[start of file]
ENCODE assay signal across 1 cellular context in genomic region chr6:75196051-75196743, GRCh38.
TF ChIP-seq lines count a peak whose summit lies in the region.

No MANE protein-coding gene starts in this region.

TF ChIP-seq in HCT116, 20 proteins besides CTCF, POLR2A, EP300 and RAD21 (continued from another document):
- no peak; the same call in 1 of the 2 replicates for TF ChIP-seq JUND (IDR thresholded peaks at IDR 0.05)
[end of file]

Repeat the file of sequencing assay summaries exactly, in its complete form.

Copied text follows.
ENCODE assay signal across 1 cellular context in genomic region chr6:75196051-75196743, GRCh38.
TF ChIP-seq lines count a peak whose summit lies in the region.

No MANE protein-coding gene starts in this region.

TF ChIP-seq in HCT116, 20 proteins besides CTCF, POLR2A, EP300 and RAD21 (continued from another document):
- no peak; the same call in 1 of the 2 replicates for TF ChIP-seq JUND (IDR thresholded peaks at IDR 0.05)